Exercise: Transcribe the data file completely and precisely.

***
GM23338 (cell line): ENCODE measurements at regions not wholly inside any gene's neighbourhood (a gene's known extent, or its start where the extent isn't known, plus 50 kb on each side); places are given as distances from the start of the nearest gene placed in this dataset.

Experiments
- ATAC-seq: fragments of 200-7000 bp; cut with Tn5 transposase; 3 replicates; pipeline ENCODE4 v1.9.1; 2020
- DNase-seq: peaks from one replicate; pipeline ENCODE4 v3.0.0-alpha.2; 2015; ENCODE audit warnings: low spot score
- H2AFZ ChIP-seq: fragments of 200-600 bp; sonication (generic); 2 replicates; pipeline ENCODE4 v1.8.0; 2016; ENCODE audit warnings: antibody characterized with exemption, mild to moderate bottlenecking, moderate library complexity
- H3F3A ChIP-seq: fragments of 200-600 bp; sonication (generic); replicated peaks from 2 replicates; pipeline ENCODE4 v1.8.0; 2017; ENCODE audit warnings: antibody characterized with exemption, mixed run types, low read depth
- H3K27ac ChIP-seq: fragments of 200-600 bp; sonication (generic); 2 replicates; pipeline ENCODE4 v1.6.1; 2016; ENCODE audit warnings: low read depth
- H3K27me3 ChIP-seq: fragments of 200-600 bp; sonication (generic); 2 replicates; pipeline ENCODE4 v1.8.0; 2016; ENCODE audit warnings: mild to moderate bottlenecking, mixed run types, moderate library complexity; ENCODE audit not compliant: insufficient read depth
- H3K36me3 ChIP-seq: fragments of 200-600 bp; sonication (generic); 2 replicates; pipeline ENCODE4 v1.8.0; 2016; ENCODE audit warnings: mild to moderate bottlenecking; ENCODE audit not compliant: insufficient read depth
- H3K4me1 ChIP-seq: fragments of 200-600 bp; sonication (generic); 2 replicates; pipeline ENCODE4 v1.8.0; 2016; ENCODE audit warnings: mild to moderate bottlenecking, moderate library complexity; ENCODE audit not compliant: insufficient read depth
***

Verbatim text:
GM23338 (cell line): ENCODE measurements at regions not wholly inside any gene's neighbourhood (a gene's known extent, or its start where the extent isn't known, plus 50 kb on each side); places are given as distances from the start of the nearest gene placed in this dataset.

Experiments
- ATAC-seq: fragments of 200-7000 bp; cut with Tn5 transposase; 3 replicates; pipeline ENCODE4 v1.9.1; 2020
- DNase-seq: peaks from one replicate; pipeline ENCODE4 v3.0.0-alpha.2; 2015; ENCODE audit warnings: low spot score
- H2AFZ ChIP-seq: fragments of 200-600 bp; sonication (generic); 2 replicates; pipeline ENCODE4 v1.8.0; 2016; ENCODE audit warnings: antibody characterized with exemption, mild to moderate bottlenecking, moderate library complexity
- H3F3A ChIP-seq: fragments of 200-600 bp; sonication (generic); replicated peaks from 2 replicates; pipeline ENCODE4 v1.8.0; 2017; ENCODE audit warnings: antibody characterized with exemption, mixed run types, low read depth
- H3K27ac ChIP-seq: fragments of 200-600 bp; sonication (generic); 2 replicates; pipeline ENCODE4 v1.6.1; 2016; ENCODE audit warnings: low read depth
- H3K27me3 ChIP-seq: fragments of 200-600 bp; sonication (generic); 2 replicates; pipeline ENCODE4 v1.8.0; 2016; ENCODE audit warnings: mild to moderate bottlenecking, mixed run types, moderate library complexity; ENCODE audit not compliant: insufficient read depth
- H3K36me3 ChIP-seq: fragments of 200-600 bp; sonication (generic); 2 replicates; pipeline ENCODE4 v1.8.0; 2016; ENCODE audit warnings: mild to moderate bottlenecking; ENCODE audit not compliant: insufficient read depth
- H3K4me1 ChIP-seq: fragments of 200-600 bp; sonication (generic); 2 replicates; pipeline ENCODE4 v1.8.0; 2016; ENCODE audit warnings: mild to moderate bottlenecking, moderate library complexity; ENCODE audit not compliant: insufficient read depth